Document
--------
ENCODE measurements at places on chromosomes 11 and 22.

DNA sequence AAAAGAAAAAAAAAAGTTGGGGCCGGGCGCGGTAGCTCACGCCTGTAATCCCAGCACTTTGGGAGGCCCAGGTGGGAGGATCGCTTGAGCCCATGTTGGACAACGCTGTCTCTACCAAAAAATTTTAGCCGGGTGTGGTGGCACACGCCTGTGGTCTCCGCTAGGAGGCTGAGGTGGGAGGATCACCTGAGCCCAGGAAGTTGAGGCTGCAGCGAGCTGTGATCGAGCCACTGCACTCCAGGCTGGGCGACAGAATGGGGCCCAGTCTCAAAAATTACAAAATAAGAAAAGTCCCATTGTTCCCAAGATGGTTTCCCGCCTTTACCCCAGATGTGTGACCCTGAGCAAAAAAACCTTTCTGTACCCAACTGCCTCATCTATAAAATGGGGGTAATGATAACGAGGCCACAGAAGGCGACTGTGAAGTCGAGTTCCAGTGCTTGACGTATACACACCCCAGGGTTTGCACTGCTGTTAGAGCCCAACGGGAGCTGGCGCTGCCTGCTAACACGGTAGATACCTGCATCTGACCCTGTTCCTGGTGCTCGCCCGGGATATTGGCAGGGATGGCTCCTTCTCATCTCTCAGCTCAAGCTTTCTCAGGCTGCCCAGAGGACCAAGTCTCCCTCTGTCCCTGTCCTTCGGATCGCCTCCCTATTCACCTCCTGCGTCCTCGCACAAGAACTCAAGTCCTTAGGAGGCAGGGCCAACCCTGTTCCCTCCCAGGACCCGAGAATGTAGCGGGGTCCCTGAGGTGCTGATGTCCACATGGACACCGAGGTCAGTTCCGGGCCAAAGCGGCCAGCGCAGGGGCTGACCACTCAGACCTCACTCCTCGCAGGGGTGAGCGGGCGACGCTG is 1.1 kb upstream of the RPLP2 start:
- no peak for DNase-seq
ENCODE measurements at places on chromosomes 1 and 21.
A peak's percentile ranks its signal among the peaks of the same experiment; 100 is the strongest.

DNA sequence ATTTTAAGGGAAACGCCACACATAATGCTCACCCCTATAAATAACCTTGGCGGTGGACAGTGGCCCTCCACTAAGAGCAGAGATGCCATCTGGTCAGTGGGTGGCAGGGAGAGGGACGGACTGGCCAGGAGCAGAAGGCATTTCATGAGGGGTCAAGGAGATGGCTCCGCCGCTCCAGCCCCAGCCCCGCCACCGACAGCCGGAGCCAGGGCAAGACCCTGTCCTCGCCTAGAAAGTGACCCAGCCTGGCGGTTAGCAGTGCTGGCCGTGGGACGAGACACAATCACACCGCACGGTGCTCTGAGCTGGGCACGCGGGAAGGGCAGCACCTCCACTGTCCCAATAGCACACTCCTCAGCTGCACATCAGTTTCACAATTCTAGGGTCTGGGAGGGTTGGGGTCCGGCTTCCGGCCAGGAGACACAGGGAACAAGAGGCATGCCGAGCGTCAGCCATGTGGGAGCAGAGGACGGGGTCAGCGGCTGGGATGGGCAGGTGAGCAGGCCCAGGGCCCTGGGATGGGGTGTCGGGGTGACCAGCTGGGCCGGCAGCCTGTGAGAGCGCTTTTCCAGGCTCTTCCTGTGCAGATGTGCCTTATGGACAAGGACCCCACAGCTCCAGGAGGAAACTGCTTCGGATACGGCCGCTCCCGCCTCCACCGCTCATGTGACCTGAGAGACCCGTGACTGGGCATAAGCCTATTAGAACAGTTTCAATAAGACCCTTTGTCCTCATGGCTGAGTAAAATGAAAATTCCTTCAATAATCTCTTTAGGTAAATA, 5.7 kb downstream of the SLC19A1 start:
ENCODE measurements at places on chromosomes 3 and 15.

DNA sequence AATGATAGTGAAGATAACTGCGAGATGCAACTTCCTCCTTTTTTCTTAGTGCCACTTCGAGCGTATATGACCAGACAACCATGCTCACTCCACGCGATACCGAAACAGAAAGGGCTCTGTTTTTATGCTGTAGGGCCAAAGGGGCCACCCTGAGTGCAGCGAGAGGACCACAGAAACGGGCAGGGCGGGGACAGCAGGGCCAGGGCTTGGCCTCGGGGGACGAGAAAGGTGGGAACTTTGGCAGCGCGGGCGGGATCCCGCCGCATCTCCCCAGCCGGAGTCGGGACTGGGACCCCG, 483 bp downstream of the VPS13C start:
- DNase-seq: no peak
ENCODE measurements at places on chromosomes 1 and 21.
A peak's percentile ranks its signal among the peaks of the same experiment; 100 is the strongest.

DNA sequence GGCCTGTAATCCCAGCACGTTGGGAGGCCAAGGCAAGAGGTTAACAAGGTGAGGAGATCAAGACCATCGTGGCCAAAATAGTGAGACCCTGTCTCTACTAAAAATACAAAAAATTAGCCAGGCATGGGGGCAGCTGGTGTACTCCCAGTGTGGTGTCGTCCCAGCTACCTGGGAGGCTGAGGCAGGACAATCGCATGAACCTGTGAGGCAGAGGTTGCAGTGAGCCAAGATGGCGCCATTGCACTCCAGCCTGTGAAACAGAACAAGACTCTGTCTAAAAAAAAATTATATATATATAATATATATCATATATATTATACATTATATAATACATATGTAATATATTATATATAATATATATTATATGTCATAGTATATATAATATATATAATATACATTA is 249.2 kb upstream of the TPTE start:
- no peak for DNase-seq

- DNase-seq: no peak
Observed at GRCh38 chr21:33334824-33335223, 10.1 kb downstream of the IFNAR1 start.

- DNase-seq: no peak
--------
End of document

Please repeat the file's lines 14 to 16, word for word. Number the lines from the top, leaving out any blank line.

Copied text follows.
- DNase-seq: no peak
Observed at GRCh38 chr21:33334824-33335223, 10.1 kb downstream of the IFNAR1 start.

- DNase-seq: no peak